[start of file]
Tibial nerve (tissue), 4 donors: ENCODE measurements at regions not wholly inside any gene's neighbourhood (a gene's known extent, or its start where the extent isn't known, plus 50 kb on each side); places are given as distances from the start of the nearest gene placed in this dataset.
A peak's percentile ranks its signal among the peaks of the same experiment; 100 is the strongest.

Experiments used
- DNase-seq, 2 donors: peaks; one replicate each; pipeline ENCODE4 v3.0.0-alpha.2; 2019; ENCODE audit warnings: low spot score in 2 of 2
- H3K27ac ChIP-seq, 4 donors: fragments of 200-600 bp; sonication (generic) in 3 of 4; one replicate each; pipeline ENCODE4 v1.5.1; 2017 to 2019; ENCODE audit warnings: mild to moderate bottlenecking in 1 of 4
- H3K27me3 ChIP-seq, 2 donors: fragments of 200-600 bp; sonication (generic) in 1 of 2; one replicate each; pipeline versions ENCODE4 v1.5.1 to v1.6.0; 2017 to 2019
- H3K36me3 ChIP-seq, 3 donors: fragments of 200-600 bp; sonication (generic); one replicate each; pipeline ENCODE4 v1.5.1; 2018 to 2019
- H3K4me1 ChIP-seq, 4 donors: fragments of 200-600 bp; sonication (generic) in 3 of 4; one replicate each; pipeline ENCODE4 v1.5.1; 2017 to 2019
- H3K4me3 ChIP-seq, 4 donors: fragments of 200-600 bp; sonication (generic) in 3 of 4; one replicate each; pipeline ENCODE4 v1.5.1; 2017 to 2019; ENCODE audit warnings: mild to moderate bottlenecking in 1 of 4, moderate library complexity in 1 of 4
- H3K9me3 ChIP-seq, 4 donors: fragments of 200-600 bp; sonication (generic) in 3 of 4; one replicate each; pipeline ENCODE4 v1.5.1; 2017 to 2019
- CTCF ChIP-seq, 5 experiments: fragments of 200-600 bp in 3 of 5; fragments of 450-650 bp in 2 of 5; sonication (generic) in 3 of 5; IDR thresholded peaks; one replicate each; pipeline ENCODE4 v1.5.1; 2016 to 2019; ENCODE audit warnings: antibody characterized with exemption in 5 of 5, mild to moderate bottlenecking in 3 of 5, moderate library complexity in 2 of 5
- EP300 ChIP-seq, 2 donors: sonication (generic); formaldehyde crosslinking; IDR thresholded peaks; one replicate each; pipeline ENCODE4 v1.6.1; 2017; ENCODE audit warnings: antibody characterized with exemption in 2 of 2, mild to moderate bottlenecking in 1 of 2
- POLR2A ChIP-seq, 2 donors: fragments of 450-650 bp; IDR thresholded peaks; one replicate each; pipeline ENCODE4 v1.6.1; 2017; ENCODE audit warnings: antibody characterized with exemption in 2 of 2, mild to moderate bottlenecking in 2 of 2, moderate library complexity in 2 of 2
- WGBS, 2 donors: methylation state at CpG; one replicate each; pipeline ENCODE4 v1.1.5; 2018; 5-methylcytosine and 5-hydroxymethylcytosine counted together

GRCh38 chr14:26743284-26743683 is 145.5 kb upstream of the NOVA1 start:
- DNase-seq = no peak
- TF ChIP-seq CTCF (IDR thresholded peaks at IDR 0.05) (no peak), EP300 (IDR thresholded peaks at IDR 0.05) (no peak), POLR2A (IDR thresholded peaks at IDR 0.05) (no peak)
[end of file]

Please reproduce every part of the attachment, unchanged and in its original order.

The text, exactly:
Tibial nerve (tissue), 4 donors: ENCODE measurements at regions not wholly inside any gene's neighbourhood (a gene's known extent, or its start where the extent isn't known, plus 50 kb on each side); places are given as distances from the start of the nearest gene placed in this dataset.
A peak's percentile ranks its signal among the peaks of the same experiment; 100 is the strongest.

Experiments used
- DNase-seq, 2 donors: peaks; one replicate each; pipeline ENCODE4 v3.0.0-alpha.2; 2019; ENCODE audit warnings: low spot score in 2 of 2
- H3K27ac ChIP-seq, 4 donors: fragments of 200-600 bp; sonication (generic) in 3 of 4; one replicate each; pipeline ENCODE4 v1.5.1; 2017 to 2019; ENCODE audit warnings: mild to moderate bottlenecking in 1 of 4
- H3K27me3 ChIP-seq, 2 donors: fragments of 200-600 bp; sonication (generic) in 1 of 2; one replicate each; pipeline versions ENCODE4 v1.5.1 to v1.6.0; 2017 to 2019
- H3K36me3 ChIP-seq, 3 donors: fragments of 200-600 bp; sonication (generic); one replicate each; pipeline ENCODE4 v1.5.1; 2018 to 2019
- H3K4me1 ChIP-seq, 4 donors: fragments of 200-600 bp; sonication (generic) in 3 of 4; one replicate each; pipeline ENCODE4 v1.5.1; 2017 to 2019
- H3K4me3 ChIP-seq, 4 donors: fragments of 200-600 bp; sonication (generic) in 3 of 4; one replicate each; pipeline ENCODE4 v1.5.1; 2017 to 2019; ENCODE audit warnings: mild to moderate bottlenecking in 1 of 4, moderate library complexity in 1 of 4
- H3K9me3 ChIP-seq, 4 donors: fragments of 200-600 bp; sonication (generic) in 3 of 4; one replicate each; pipeline ENCODE4 v1.5.1; 2017 to 2019
- CTCF ChIP-seq, 5 experiments: fragments of 200-600 bp in 3 of 5; fragments of 450-650 bp in 2 of 5; sonication (generic) in 3 of 5; IDR thresholded peaks; one replicate each; pipeline ENCODE4 v1.5.1; 2016 to 2019; ENCODE audit warnings: antibody characterized with exemption in 5 of 5, mild to moderate bottlenecking in 3 of 5, moderate library complexity in 2 of 5
- EP300 ChIP-seq, 2 donors: sonication (generic); formaldehyde crosslinking; IDR thresholded peaks; one replicate each; pipeline ENCODE4 v1.6.1; 2017; ENCODE audit warnings: antibody characterized with exemption in 2 of 2, mild to moderate bottlenecking in 1 of 2
- POLR2A ChIP-seq, 2 donors: fragments of 450-650 bp; IDR thresholded peaks; one replicate each; pipeline ENCODE4 v1.6.1; 2017; ENCODE audit warnings: antibody characterized with exemption in 2 of 2, mild to moderate bottlenecking in 2 of 2, moderate library complexity in 2 of 2
- WGBS, 2 donors: methylation state at CpG; one replicate each; pipeline ENCODE4 v1.1.5; 2018; 5-methylcytosine and 5-hydroxymethylcytosine counted together

GRCh38 chr14:26743284-26743683 is 145.5 kb upstream of the NOVA1 start:
- DNase-seq = no peak
- TF ChIP-seq CTCF (IDR thresholded peaks at IDR 0.05) (no peak), EP300 (IDR thresholded peaks at IDR 0.05) (no peak), POLR2A (IDR thresholded peaks at IDR 0.05) (no peak)